Saturday, February 9, 2013

The Dark Side of Bravery

Okay the Super Bowl went down last week and with that game comes an onslaught of ads that seem to be getting more attention that the game itself these days One ad in particular that generated a lot of talk was an ad by the car manufacturer Audi. Let's take a look.



If you can't see it the ad is of a teen boy who borrows his parents' car to go to the prom on his own (after being reminded that going to the prom solo is a bad thing). After driving to the prom and parking in the principal's spot our young man goes inside and in front of everyone kisses the prom queen (or at least I think it's the prom queen as she has on a tiara).

By in front of everyone I mean everyone in attendance and the prom king, who promptly chases the young man off. The scene shifts to later on as the young man is driving home with a new black eye (presumably a present from the prom king). The screen fades to black with the phrase, "Bravery. It's what defines us."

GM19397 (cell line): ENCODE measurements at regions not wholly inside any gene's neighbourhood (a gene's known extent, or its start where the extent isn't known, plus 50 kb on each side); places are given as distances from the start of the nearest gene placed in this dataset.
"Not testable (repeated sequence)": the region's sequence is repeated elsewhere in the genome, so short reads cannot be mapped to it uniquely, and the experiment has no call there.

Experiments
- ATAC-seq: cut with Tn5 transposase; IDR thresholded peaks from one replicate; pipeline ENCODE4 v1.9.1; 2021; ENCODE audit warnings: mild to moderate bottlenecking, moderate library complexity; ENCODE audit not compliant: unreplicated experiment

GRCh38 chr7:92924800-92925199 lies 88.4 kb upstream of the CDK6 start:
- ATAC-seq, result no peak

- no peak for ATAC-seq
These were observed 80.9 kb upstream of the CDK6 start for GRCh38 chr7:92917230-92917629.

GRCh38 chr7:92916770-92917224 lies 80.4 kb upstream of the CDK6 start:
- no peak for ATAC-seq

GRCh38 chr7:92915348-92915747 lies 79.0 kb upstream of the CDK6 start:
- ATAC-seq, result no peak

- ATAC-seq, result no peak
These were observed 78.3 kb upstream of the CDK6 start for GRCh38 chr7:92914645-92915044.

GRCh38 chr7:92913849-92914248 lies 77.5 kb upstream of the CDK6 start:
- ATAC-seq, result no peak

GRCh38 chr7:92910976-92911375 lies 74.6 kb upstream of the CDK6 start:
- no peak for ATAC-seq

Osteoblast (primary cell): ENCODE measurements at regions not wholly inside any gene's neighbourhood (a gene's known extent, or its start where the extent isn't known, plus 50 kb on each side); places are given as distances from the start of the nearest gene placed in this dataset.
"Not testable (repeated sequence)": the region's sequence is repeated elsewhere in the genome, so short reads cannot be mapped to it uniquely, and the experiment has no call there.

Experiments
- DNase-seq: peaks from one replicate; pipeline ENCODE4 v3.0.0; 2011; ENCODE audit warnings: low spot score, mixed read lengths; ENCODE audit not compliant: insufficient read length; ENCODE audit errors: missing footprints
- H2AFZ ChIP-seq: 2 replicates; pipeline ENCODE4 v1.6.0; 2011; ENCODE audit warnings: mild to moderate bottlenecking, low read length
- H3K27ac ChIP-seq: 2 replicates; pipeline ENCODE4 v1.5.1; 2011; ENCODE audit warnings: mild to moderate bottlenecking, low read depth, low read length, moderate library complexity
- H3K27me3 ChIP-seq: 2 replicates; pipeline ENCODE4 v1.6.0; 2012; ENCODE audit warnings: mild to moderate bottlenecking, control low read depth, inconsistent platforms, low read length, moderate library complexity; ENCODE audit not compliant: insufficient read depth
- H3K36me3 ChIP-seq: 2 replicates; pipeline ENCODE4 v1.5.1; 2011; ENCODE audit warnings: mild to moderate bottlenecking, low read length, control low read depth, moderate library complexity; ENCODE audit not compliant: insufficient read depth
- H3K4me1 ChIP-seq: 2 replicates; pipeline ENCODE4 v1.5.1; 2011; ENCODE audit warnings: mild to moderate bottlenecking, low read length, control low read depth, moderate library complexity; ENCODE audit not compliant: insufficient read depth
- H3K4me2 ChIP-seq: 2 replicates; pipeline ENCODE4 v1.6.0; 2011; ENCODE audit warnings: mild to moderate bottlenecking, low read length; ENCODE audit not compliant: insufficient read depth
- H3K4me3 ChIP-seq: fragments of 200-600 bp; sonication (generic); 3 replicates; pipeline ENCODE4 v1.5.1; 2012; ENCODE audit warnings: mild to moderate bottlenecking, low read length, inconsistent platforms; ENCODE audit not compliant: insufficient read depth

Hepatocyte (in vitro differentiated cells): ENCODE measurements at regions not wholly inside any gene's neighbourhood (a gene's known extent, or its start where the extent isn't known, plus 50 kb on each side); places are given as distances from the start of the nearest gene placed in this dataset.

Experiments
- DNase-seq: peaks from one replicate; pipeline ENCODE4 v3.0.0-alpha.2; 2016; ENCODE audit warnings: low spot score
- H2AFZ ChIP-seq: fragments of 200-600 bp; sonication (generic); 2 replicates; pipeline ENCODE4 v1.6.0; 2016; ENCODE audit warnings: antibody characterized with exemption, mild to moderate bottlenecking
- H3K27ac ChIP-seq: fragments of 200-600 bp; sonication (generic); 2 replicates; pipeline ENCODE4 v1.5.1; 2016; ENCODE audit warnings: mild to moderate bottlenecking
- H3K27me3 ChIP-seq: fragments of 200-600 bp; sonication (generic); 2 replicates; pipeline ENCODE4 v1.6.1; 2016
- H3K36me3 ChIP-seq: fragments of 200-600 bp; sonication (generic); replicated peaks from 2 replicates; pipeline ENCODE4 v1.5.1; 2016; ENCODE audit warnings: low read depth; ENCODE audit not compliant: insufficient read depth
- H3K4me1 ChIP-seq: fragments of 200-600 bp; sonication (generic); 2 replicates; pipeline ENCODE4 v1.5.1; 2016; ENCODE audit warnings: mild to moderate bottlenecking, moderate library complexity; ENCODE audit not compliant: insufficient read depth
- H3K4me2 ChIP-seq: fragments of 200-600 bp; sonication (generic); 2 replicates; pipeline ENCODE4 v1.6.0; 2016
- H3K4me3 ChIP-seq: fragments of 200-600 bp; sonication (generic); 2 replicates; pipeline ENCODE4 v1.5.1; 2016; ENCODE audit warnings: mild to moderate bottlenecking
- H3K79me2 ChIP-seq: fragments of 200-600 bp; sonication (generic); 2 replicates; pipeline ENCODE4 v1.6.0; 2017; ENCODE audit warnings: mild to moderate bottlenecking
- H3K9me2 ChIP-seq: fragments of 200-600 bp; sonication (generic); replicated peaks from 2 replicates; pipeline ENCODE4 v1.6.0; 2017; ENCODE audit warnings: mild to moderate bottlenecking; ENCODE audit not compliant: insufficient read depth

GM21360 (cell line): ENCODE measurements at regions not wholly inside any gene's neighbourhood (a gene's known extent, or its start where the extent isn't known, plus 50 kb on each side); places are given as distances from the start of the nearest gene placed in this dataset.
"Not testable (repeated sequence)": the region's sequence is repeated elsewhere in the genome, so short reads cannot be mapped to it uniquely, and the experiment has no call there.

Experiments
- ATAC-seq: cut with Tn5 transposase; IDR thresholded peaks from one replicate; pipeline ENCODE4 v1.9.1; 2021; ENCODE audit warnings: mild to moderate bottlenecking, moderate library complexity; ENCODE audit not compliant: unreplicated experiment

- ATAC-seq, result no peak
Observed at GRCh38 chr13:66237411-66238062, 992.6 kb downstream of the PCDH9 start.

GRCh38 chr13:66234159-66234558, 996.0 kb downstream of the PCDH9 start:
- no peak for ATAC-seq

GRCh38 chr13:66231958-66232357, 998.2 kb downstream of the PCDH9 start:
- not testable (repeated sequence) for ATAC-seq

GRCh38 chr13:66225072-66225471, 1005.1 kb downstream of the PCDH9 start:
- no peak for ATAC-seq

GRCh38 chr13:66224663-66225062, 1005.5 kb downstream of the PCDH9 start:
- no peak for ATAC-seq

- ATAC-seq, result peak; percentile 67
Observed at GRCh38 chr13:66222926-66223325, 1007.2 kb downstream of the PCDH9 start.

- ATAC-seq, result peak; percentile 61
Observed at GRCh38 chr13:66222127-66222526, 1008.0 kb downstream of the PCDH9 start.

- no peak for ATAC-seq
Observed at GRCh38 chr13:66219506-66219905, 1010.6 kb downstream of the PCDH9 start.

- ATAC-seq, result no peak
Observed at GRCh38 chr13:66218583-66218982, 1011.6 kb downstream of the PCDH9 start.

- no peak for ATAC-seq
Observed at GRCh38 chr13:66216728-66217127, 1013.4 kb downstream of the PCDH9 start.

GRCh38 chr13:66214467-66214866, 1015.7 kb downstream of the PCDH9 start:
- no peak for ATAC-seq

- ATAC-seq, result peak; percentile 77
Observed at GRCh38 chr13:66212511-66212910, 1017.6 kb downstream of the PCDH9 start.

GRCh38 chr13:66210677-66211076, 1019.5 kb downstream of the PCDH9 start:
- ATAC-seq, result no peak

This is certainly not a perfect ad. I've seen a few places talking about it but I noticed that a lot of the talk has been a seemingly obligatory nod to how hard he has it and then rushing right into how he violated her space. Yes by just rolling up on her and kissing her he did violate her space and that is a conversation that needs to happen. But I think think there might be another conversation that needs to happen ax well.

We need to speak to our young man (I'm gonna call him Brad from here on out, because I don't want to keep calling him "young man" and this is from the perspective of someone actually talking to him) about bravery and how it relates to the events of the commercial. I think there needs to be more said than a slight nod to understanding his situation which comes off as it was thrown in keep people from complaining about making the discussion all about girls/women. Here goes.